SLR - April 2021 - Usman Urooj
Intraoperative Three-Dimensional Imaging in Ankle Syndesmotic Reduction
Reference: Markus Beck, Manuela Brunk, Alice Wichelhaus, Thomas Mittlmeier, and Robert Rotter. Intraoperative Three-Dimensional Imaging in Ankle Syndesmotic Reduction . BMC Musculoskeletal Disorders, 2021. https://doi.org/10.1186/s12891-020-03931-w
Level of Evidence: IV
Scientific Literature Review
Reviewed By: Usman Urooj, DPM
Residency Program: Carl T Hayden VA Medical Center – Phoenix, AZ
Podiatric Relevance: When considering lower extremity injuries, the ankle joint has been shown to be the most common one to be injured. Treatment protocol is based on the severity and the type of injury. Treatments may be conservative or surgical but fractures accompanying unstable syndesmosis injuries are considered a good indication for surgical intervention. According to the literature, 16 percent of proximal ankle injuries include syndesmotic injury. Intra and post operative imaging provide a very low sensitivity and specificity in identifying any malreduction of the overall ankle complex; leading to future complications. The purpose of this study was to assess whether the position of the fibula in the tibial incisura can be determined by intraoperative 3D scanning and if this knowledge had any influence on the postoperative revision rate.
Methods: This retrospective case series study was conducted from 2007 to 2015. 1127 patients with ankle region fractures were selected. Two hundred of these patients were noted to have instability of the distal tibio-fibular syndesmosis. The Vario 3D Image Intensifier from Ziehm was used to scan the ankles in these patients. All scans were performed after initial fixation of the ankle fracture but before final wound closure. One or two tricortical syndesmotic screw(s) were used to fixate the distal syndesmosis. Evaluation parameters for a correct joint position were defined as: Centered position of the fibular in the tibial incisura, Equal joint space width of fibular talar and tibiotalar in the joint area and congruence of the lateral malleolus joint surface to the lateral talar process. Any malreduction was corrected followed by a new 3D scan. A deviation of > 2 millimeters on CT scan performed post op, in comparison to the contralateral side, was defined as malposition and required revision.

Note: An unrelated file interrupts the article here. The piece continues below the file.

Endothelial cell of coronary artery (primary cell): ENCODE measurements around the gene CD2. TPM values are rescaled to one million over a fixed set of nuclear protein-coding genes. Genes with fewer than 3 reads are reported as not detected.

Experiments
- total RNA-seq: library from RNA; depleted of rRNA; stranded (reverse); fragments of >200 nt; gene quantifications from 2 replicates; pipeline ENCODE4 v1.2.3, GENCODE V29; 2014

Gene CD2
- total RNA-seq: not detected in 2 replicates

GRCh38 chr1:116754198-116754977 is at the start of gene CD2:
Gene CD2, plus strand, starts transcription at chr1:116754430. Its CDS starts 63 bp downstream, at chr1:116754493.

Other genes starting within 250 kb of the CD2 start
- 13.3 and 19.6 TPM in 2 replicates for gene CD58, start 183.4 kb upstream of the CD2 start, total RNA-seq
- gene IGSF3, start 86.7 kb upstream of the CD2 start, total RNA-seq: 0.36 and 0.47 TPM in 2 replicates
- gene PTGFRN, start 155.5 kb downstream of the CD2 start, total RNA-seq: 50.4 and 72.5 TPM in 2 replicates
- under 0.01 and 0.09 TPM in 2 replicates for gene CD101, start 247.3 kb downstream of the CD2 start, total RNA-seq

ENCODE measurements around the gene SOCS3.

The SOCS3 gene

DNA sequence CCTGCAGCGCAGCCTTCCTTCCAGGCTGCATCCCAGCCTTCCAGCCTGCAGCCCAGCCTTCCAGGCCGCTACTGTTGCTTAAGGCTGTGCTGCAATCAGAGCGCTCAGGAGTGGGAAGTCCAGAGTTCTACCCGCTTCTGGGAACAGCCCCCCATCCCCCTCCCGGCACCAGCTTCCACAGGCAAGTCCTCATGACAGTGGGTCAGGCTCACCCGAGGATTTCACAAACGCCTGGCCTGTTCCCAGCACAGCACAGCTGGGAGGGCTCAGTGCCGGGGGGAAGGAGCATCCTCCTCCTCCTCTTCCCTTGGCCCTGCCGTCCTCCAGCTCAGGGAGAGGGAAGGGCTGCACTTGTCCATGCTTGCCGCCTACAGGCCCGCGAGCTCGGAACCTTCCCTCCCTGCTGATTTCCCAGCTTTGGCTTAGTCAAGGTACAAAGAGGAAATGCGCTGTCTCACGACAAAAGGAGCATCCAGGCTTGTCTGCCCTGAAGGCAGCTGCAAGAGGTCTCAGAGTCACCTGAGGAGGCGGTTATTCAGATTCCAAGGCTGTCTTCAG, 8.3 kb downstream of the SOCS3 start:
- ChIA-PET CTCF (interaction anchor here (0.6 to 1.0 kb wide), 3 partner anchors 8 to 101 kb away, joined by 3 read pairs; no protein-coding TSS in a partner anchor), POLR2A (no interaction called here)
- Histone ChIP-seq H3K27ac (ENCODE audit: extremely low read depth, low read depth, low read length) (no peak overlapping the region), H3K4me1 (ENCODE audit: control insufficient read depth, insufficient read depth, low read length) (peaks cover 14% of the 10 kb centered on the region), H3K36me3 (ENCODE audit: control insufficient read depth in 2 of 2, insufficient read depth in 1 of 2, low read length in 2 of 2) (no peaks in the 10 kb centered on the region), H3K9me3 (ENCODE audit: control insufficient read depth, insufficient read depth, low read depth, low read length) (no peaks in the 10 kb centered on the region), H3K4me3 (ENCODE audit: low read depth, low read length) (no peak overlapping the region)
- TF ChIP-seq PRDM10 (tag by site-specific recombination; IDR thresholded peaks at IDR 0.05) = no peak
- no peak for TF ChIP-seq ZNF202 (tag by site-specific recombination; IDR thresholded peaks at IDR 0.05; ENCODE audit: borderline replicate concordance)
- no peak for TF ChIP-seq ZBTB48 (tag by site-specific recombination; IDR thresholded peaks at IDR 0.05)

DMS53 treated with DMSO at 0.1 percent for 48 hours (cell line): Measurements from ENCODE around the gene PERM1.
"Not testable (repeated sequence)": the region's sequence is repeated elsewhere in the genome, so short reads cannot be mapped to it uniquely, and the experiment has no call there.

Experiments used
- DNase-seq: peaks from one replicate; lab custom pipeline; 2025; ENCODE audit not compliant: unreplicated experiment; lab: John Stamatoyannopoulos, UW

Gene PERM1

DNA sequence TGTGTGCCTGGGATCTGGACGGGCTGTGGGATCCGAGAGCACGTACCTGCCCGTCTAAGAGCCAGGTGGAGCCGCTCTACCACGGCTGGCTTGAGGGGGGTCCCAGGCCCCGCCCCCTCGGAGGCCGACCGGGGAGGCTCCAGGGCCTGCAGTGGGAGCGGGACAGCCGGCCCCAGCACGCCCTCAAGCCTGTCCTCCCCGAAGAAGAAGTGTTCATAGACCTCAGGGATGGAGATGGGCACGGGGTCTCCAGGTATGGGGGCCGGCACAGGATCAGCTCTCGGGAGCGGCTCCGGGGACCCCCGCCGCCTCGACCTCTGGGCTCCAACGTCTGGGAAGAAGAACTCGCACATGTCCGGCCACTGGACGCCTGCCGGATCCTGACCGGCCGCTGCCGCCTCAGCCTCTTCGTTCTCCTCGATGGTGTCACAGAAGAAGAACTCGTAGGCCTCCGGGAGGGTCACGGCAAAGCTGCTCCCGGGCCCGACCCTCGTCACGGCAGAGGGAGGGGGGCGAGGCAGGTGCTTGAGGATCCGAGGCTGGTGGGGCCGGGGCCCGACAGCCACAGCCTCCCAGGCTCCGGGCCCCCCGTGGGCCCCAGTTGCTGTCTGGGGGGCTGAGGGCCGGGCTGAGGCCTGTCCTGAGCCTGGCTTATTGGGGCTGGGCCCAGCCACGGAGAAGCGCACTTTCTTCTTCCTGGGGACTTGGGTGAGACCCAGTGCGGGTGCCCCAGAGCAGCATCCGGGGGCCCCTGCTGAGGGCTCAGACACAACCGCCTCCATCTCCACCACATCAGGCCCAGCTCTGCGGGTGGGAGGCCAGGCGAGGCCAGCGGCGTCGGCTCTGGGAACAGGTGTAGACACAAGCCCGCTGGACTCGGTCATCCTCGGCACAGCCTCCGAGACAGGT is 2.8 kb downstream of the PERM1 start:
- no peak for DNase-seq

Results: Two hundred patients received 3D scan to identify unstable syndesmosis post ankle fracture. In this study, 64 percent were male and 36 percent were female patients. A total of 186 3D scans performed showed correct adjustment of the distal tibialfibular joint. Fibula position was corrected after intraoperative evaluation of the 3D scan in 14 cases. A follow up 3D scan confirmed correct position. In eight patients, long hardware was identified and was replaced with correct size hardware. Malposition of the medial malleolus was identified in six patients. In two patients, an intraarticular osteochondral fragment was detected by the 3D scan that was initially missed by conventional fluoroscopy. To summarize, 30/200 patients underwent a revision based on intraoperative findings of the 3D scan. Post operatively, CT of the contralateral side was compared to the operated side and no case of defective position of the fibula in the tibial incisura worth revision was identified. The postoperative revision rate was 0 percent.
Conclusions: In conclusion, the authors agreed that their study confirmed that a 3D image intensifier allows for a reliable intraoperative assessment of the distal syndesmosis. Any malreductions were identified and corrected secondary to identification via 3D scan intra-operatively. If available, this technology can assist in avoiding a second trip to the operating room.